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Pain is prevalent and persisting in cancer survivors: differential factors across age groups.

Moye J, June A, Martin LA, Gosian J, Herman LI, Naik AD. Pain is prevalent and persisting in cancer survivors: differential factors across age groups. Journal of geriatric oncology. 2014 Apr 1; 5(2):190-6.

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Abstract:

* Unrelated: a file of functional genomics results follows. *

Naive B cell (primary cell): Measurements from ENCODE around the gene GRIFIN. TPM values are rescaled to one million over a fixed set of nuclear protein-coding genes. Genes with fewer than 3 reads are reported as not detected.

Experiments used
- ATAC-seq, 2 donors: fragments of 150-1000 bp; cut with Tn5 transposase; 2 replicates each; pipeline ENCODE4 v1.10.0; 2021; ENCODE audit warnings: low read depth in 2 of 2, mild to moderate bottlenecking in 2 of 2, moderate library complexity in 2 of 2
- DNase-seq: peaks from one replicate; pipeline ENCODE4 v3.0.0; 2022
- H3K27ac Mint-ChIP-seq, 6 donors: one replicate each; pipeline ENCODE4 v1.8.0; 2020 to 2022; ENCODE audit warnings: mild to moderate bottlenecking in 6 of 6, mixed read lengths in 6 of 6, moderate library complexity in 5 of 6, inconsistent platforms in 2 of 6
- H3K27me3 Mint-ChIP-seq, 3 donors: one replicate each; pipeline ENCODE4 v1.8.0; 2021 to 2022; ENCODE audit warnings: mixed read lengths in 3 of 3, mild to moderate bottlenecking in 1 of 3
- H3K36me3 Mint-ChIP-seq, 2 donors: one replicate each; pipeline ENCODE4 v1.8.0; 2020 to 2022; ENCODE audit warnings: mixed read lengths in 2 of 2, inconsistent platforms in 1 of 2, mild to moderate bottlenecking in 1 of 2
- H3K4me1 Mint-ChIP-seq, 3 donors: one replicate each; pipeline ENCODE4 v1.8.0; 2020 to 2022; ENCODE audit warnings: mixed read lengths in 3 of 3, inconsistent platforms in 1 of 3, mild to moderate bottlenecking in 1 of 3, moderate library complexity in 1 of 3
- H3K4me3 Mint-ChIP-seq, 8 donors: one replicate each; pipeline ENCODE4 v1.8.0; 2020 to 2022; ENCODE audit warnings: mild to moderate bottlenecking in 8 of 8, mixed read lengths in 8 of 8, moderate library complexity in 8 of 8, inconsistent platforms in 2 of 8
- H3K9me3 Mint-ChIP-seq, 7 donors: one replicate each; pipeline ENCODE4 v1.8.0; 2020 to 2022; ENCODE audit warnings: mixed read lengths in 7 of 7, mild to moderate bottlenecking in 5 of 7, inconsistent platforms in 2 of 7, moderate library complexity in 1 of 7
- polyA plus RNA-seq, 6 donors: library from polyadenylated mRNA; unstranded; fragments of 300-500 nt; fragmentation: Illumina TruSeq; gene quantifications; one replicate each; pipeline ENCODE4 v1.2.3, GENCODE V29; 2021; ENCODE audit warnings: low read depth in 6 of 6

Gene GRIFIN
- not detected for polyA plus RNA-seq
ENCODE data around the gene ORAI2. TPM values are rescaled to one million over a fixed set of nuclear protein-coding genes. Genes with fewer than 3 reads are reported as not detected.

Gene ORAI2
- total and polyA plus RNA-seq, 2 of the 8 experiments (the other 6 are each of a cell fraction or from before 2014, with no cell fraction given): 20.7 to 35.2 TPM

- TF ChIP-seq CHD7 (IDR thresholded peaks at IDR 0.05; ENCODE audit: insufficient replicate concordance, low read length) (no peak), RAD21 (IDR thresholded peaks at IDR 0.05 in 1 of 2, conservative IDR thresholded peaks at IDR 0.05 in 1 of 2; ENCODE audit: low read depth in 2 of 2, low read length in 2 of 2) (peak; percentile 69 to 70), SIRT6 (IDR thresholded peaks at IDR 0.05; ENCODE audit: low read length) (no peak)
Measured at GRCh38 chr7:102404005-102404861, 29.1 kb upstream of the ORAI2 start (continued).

OBJECTIVE: The Institute of Medicine documents a significant gap in care for long term side effects of cancer treatment, including pain. This paper characterizes age differences in the prevalence and predictive characteristics of pain to guide clinicians in identification and treatment. MATERIALS AND METHODS: A sample of 170 adults with head and neck, esophageal, gastric, or colorectal cancers were recruited from two regional Veterans Administration Medical Centers. Face to face interviews were conducted 6, 12, and 18 months after diagnosis with the PROMIS scale to assess pain and PHQ-9 scale to assess depression. Descriptive statistics characterized incidence and prevalence of pain impact and intensity ratings. Multivariate linear hierarchical regression identified clinical characteristics associated with pain in older versus younger age groups. RESULTS: Clinically significant pain was endorsed in one third (32%) of the sample, with younger adults reporting higher levels of the impact of pain on daily activities and work, and also higher pain intensity ratings than older adults. In younger adults, pain ratings were most associated with lower social support and higher depression, as well as advanced cancer stage. In older adults, pain was multifactorial, associated with baseline comorbidities, adjuvant treatment, and both combat post-traumatic stress disorder (PTSD) and depression. CONCLUSIONS: Pain is a significant persisting problem for one in three cancer survivors, requiring ongoing assessment, even months later. Important differences in pain's determinants and impact are present by age group. Identification and treatment of pain, as well as associated conditions such as depression, may improve the quality of life in cancer survivors.





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